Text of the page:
Chord Mojo 2 Review

What is it?

The Mojo 2 is  the latest version of Chord’s widely admired Mojo portable-ish DAC and headphone amplifier.

What’s great?

Thrillingly open, detailed and musical sound. Good connectivity options. 

What’s not?

Charges via microUSB. Not as portable as it thinks it is. Arcane control interface.

The bottom line

Some connectivity improvements are helpful, but fundamentally the allure of Mojo 2 is in the profound improvement it can make to your desktop or (at a push) your portable sound 


Chord Electronics has been setting audio standards and establishing bewildering control methods since its inception in 1989. And with the original ‘Mojo’ DAC/headphone amp, the company arguably legitimised the entire ‘portable DAC’ sector – even if it was a pretty chunky device by ‘portable’ standards. 

So successful was the  Mojo from the moment it hit the market in 2015, in fact, that it inspired a slew of imitators (most of them a fair bit more portable, admittedly) from companies both venerable and upstart. Imitation is a form of flattery, certainly, but unless the Mojo 2 can put some distance between itself and all the very many alternatives it’s ‘inspired’, it could well find itself flattered into irrelevance.

Build quality

The majority of Mojo 2 is made of anodised aluminium – which feels almost as good as it looks. The casework itself is 23 x 83 x 62mm (HxWxD), but its rounded-off corners help it feel nicely palm-sized. Whether or not it’s pocket-sized is a different question, and whether or not its weight of 185g is pocket-friendly is yet another question.  

It looks and feels like a premium product, though, no two ways about it. And if you’re not the one who has to interpret the dozens of different colours in which its polycarbonate control ‘spheres’ can glow to find out what Mojo 2 is up to, the control interface is uniquely decorative too. If you are, though, lots of luck – the size of digital file Mojo 2 is dealing with, volume level, EQ setting and more besides are all indicated only by variations in colour.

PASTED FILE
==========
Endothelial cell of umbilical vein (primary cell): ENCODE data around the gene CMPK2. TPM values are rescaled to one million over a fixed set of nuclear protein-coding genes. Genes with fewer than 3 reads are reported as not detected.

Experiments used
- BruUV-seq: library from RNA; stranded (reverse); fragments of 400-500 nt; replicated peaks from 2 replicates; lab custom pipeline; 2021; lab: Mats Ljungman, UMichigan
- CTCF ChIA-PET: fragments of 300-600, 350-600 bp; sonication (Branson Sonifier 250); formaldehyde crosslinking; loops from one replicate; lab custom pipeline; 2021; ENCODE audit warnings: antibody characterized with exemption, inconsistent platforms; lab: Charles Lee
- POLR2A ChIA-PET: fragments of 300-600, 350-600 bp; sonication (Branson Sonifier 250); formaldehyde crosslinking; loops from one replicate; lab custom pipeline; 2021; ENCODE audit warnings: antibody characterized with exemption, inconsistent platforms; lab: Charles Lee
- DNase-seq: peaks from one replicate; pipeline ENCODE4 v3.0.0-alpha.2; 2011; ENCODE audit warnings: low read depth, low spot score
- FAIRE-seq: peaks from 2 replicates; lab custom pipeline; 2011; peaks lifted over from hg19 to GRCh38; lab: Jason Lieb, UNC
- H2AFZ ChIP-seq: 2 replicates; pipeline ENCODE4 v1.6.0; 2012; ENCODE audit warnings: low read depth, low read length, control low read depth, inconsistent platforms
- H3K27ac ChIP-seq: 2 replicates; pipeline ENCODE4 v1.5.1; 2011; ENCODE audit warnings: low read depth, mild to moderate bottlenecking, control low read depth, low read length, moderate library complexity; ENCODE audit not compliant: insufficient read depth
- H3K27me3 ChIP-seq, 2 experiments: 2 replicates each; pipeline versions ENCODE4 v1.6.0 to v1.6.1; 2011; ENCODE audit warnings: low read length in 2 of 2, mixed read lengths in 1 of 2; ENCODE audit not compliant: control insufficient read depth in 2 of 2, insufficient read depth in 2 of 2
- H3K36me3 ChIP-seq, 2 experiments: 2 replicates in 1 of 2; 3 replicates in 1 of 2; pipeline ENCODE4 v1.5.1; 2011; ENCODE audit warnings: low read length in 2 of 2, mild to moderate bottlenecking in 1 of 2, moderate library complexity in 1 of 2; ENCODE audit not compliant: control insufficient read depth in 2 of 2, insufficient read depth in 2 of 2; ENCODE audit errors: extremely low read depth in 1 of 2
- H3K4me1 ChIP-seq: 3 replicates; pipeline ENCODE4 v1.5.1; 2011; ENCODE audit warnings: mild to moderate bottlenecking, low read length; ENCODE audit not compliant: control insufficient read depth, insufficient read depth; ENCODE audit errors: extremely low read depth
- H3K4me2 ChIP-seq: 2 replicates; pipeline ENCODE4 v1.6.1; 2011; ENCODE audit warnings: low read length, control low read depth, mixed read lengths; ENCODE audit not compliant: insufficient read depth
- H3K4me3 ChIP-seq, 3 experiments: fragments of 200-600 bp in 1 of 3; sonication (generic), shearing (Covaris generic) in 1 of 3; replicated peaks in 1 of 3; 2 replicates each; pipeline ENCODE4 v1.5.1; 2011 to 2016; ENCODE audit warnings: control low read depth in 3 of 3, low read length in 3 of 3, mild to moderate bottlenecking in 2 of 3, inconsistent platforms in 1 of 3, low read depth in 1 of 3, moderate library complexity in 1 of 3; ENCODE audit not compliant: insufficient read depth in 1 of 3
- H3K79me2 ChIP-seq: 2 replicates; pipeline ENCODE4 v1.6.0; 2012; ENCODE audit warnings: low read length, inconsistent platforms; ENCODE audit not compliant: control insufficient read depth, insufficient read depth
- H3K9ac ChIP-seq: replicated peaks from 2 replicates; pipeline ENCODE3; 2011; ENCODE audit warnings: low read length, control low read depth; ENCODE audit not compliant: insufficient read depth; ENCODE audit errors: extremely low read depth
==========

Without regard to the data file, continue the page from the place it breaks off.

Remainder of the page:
Mojo 2 is a strictly hard-wired device. The addition of a USB-C input is very welcome, and there are digital coaxial and digital optical inputs as well; analogue audio is available via either (or both) or the two 3.5mm outputs. The battery is good for roughly eight hours of use between charges – Mojo 2 still has to be charged using the elderly microUSB standard, which is a pity, but at least it doesn’t (unlike the product it replaces) get disconcertingly hot while it’s charging. 


And here the gripes and criticism come to a screeching halt. Attach Mojo 2 to your laptop, smartphone or whatever at one end,  attach an appropriately talented pair of headphones at the other (or an analogue connection to a full-size system) and the difference this DAC makes to the unassisted sound of your source player is never less than significant. In the right circumstances, it can be profound.

It creates a big, well organised soundstage. It has absolute authority over dynamic shifts both broad and fine. It expresses rhythms with the certainty of James Brown. And it knows exactly what’s going on even in the depth of a mix – no detail is too fleeting or too minor to elude it. And it does all of this while maintaining an attitude that’s all about entertainment rather than analysis.

At the bottom end, bass sounds are deep, swift and packed with information. At the opposite end of the frequency range, treble is similarly substantial, similarly rapid and similarly stacked with detail. And in between, Mojo 2 can reveal all the character, all the attitude and all the details of technique that your favourite vocalist has to give.

Integration of the frequency range is smooth, with nothing overstated and nothing underplayed. There’s a unity and coherence to the way Mojo 2 presents music that gives a strong impression of ‘performance’ – even if the music you’re listening to never previously existed outside its creator’s laptop and headphones. 

Naturally enough, the bigger and more information-rich the digital file you serve it, the more convincing and confident Mojo 2 sounds at its output stage. But it’s by no means snobby – if a bog-standard Apple Music stream is what it’s given, it’ll do its utmost to make the best of it.

In short, it seems unlikely in the extreme that you can make a more significant pound-for-pound difference to your digital audio experience than the one Mojo 2 can give you. 

Price and availability

The Chord Mojo 2 is on sale now, and it’s priced at £495.